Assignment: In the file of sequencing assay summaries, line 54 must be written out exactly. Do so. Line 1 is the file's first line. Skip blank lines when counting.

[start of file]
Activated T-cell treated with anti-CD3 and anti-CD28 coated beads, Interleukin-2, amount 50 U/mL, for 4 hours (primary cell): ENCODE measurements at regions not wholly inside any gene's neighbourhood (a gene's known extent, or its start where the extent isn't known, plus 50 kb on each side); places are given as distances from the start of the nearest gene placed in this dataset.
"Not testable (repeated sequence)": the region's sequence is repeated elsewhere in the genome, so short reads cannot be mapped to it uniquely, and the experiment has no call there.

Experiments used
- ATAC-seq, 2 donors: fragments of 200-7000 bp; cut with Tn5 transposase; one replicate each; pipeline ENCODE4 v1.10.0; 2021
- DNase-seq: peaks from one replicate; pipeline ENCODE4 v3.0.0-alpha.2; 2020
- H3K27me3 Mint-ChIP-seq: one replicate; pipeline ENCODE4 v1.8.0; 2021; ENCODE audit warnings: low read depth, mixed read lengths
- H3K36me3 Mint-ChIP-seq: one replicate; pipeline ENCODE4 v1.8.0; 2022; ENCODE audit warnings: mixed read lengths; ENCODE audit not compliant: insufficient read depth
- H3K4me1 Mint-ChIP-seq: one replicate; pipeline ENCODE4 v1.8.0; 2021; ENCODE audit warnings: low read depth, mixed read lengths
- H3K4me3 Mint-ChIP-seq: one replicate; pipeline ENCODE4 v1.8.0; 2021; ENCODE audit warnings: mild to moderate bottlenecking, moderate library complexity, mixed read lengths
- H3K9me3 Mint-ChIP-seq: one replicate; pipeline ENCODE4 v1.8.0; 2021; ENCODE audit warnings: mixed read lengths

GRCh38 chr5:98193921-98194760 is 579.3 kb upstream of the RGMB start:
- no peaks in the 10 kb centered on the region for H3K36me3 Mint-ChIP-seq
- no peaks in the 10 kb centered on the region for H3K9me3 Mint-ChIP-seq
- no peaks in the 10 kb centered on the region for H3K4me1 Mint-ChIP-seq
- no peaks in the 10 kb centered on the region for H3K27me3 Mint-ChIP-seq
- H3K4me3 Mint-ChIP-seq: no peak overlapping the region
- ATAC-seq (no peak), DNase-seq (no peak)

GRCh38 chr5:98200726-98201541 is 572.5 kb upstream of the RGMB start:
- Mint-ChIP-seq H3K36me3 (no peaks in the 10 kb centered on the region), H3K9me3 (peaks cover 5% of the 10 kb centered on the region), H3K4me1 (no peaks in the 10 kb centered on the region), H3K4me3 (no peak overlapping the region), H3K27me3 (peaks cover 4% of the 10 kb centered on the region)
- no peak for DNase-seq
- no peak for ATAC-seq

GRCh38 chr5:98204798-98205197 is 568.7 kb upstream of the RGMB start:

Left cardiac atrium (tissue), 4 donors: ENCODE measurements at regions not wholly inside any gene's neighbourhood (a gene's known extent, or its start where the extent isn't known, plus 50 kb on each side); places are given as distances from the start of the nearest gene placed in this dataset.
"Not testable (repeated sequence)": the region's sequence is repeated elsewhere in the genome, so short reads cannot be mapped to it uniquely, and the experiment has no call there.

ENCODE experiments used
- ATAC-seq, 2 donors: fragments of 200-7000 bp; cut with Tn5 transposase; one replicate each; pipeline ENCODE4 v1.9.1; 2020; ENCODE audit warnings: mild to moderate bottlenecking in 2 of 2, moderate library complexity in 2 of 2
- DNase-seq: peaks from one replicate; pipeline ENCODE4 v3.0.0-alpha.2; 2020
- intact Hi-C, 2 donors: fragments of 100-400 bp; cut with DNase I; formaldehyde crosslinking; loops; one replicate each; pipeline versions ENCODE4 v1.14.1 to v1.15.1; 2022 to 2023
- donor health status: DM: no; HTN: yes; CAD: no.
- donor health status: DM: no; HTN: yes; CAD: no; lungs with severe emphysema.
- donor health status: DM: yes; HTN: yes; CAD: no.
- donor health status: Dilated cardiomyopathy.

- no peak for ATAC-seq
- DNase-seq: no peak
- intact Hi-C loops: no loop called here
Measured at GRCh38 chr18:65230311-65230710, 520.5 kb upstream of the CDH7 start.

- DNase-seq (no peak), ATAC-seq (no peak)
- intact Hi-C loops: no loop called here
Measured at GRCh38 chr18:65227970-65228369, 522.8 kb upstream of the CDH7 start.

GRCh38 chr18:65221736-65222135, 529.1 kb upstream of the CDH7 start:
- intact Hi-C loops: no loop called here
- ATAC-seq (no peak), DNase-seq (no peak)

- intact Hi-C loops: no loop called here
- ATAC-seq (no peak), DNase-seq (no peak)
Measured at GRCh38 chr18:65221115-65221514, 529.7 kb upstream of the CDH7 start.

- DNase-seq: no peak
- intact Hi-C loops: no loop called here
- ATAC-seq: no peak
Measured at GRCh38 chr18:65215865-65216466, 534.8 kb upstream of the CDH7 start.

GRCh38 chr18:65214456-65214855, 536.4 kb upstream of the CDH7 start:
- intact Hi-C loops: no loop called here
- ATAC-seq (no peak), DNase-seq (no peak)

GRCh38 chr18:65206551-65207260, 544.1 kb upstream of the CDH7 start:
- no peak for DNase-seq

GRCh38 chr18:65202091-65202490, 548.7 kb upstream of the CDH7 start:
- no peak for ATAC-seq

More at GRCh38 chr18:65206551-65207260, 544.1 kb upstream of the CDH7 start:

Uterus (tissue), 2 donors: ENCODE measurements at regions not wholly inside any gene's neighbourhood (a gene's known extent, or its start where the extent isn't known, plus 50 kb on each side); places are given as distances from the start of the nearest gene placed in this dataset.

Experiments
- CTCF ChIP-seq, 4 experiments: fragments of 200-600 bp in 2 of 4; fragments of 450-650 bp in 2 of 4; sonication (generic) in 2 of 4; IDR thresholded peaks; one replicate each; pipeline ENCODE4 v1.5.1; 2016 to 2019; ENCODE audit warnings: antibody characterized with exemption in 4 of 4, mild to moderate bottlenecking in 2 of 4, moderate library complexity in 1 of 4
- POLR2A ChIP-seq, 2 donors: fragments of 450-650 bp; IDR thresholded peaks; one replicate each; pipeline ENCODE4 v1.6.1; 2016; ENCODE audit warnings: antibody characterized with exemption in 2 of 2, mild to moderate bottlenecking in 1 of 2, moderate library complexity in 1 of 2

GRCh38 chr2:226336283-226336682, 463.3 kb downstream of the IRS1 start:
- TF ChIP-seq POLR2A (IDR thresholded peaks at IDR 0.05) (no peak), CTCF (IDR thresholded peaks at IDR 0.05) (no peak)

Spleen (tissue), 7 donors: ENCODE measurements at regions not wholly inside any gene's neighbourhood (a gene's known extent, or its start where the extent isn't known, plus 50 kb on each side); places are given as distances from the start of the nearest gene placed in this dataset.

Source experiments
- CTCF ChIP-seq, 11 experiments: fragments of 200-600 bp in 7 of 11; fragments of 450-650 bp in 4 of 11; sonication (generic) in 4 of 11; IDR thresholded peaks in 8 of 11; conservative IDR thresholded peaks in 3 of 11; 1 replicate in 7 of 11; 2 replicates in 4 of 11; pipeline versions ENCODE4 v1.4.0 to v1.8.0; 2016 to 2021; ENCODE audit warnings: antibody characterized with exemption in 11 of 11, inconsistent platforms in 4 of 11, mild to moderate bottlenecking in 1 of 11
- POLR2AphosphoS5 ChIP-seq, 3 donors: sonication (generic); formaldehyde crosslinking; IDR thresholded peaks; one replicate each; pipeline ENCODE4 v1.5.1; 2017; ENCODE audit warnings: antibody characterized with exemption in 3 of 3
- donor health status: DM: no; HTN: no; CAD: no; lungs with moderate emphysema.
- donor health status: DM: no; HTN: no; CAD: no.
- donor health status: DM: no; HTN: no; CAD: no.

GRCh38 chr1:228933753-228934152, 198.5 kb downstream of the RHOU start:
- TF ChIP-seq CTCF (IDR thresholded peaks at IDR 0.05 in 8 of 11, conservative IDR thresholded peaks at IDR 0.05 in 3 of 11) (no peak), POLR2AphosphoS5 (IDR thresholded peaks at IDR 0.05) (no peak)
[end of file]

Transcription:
- no peak for DNase-seq